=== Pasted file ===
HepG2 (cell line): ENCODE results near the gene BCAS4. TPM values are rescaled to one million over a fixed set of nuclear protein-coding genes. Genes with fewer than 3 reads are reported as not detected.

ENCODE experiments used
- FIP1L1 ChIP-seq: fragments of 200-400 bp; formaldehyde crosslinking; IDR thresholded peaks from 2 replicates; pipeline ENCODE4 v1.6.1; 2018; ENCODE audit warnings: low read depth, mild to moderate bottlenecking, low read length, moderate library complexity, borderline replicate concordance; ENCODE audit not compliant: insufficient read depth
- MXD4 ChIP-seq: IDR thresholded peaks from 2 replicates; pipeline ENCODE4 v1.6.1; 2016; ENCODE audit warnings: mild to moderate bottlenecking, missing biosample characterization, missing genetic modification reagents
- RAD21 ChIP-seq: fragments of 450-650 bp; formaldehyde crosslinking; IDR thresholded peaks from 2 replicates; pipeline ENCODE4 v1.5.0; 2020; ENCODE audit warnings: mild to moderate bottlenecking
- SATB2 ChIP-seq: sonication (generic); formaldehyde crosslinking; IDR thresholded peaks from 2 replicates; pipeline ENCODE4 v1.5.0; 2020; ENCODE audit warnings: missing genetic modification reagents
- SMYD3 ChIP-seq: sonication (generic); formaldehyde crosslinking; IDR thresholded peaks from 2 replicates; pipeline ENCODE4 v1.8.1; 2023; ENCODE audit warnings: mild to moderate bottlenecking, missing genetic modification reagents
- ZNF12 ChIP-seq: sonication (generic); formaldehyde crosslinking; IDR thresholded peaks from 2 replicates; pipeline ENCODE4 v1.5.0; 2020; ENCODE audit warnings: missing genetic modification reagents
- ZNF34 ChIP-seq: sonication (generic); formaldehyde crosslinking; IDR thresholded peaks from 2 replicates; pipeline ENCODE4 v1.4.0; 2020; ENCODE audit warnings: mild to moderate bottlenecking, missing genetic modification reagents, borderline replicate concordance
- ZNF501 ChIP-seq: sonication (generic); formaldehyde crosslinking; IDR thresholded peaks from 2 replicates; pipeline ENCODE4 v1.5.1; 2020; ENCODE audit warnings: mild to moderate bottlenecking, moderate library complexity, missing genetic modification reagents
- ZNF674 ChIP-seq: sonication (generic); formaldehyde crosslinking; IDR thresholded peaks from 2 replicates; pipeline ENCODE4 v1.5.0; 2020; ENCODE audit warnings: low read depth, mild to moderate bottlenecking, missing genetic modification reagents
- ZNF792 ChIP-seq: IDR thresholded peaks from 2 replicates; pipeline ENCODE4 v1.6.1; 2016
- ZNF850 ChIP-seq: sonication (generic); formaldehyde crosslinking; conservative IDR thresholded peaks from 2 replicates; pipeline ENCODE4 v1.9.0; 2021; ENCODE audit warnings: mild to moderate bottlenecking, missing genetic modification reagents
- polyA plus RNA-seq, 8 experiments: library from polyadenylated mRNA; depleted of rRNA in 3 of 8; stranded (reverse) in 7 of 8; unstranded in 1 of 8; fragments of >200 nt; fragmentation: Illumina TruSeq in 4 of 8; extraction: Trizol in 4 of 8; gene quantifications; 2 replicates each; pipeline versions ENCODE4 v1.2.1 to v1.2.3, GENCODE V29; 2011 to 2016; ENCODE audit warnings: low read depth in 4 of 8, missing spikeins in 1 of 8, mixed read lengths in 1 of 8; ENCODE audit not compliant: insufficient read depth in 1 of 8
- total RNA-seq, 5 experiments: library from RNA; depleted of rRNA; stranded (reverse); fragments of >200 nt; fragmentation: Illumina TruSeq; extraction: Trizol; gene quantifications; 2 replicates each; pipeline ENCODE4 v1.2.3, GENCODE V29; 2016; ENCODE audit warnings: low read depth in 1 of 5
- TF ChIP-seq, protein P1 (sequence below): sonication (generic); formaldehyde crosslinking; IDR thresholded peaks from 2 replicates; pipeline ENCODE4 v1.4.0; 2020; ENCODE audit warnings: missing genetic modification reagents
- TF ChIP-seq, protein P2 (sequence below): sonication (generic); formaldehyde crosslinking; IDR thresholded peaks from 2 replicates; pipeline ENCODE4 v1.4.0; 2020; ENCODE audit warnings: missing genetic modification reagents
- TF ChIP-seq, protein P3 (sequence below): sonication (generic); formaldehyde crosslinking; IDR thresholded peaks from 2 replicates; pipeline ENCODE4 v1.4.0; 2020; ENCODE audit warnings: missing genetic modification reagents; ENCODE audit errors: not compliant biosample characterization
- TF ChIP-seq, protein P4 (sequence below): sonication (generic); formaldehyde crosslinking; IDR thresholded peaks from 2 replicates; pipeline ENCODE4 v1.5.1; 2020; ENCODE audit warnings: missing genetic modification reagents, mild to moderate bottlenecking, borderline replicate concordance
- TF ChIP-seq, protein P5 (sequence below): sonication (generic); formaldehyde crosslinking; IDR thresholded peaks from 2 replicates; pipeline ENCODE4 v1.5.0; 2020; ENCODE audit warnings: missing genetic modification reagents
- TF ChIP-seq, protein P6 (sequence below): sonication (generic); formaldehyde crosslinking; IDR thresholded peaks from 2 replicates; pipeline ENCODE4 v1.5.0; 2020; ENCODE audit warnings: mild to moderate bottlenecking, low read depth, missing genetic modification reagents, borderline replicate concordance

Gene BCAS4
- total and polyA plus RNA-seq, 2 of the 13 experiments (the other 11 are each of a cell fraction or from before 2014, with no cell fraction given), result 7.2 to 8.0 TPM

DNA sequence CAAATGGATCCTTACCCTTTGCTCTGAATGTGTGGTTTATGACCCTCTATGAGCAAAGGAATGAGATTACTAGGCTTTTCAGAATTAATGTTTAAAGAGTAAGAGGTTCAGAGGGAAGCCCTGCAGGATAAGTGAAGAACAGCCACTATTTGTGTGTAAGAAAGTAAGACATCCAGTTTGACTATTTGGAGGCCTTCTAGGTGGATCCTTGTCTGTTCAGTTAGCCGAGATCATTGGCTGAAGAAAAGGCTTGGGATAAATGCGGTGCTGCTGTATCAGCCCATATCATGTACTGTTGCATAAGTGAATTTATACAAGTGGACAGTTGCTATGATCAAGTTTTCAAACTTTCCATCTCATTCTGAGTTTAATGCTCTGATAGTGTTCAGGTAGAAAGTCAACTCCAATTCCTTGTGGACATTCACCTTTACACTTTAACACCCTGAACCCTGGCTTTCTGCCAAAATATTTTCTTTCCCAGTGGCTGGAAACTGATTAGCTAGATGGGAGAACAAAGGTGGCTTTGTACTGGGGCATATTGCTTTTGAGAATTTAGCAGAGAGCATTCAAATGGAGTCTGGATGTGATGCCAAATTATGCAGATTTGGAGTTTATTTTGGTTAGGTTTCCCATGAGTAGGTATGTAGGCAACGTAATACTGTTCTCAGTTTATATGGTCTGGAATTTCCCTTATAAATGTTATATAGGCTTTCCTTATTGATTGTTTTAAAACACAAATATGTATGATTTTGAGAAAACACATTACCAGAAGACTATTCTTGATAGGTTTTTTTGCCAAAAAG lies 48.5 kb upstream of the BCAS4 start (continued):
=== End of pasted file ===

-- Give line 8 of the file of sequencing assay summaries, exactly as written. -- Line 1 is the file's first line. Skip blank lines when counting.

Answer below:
- ZNF12 ChIP-seq: sonication (generic); formaldehyde crosslinking; IDR thresholded peaks from 2 replicates; pipeline ENCODE4 v1.5.0; 2020; ENCODE audit warnings: missing genetic modification reagents